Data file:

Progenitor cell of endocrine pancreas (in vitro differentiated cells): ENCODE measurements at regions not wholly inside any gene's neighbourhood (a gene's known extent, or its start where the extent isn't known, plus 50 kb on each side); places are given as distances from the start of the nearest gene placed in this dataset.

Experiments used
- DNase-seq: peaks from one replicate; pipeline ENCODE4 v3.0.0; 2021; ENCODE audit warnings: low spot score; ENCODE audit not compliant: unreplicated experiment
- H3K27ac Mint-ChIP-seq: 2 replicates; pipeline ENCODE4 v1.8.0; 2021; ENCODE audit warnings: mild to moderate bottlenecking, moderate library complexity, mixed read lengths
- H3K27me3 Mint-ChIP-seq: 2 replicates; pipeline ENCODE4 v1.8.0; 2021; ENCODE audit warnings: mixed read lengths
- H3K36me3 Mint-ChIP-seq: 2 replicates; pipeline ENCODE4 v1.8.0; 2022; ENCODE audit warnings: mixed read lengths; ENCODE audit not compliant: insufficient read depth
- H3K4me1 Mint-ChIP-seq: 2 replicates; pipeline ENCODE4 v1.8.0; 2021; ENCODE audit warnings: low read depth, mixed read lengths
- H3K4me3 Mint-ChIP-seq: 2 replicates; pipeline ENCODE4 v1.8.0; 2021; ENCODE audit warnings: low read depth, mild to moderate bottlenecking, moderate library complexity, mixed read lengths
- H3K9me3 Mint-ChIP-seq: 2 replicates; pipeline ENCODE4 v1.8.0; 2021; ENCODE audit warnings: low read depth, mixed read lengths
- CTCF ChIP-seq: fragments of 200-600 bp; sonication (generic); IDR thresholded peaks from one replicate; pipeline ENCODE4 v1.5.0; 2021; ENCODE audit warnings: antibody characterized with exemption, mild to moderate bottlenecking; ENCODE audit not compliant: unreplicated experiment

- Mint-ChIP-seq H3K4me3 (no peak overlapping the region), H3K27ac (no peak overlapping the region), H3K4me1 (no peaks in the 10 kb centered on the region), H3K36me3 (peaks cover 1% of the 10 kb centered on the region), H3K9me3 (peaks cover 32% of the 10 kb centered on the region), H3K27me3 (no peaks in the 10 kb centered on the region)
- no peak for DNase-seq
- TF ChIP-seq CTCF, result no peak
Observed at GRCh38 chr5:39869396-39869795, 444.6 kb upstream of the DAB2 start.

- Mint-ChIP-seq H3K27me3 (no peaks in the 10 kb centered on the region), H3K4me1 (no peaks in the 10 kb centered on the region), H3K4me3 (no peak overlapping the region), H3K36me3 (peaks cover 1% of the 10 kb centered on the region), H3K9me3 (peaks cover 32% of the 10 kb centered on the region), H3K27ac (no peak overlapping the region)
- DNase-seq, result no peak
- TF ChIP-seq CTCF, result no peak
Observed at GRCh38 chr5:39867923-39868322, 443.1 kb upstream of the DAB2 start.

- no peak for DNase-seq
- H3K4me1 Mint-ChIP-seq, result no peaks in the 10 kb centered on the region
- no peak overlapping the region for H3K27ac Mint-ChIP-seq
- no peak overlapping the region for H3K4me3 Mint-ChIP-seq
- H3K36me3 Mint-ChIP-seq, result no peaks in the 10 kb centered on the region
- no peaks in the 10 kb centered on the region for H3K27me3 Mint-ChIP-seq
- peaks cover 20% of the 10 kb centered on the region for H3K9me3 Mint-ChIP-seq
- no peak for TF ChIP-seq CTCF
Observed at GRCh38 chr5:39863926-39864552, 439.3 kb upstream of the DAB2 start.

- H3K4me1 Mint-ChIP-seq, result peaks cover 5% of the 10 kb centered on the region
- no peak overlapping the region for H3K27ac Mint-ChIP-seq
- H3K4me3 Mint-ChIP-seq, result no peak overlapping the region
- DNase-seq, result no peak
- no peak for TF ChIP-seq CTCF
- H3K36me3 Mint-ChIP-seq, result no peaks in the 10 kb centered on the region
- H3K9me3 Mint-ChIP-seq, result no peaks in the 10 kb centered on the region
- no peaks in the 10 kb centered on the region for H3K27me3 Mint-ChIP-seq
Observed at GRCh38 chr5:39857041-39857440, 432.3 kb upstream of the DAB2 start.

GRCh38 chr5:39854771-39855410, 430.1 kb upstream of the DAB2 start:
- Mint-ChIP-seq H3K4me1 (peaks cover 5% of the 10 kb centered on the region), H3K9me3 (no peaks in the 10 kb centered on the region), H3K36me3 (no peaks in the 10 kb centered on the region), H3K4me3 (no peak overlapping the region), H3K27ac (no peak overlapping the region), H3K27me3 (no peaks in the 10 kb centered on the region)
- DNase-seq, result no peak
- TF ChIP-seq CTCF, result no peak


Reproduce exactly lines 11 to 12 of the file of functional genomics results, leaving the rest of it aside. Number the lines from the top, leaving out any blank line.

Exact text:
- Mint-ChIP-seq H3K4me3 (no peak overlapping the region), H3K27ac (no peak overlapping the region), H3K4me1 (no peaks in the 10 kb centered on the region), H3K36me3 (peaks cover 1% of the 10 kb centered on the region), H3K9me3 (peaks cover 32% of the 10 kb centered on the region), H3K27me3 (no peaks in the 10 kb centered on the region)
- no peak for DNase-seq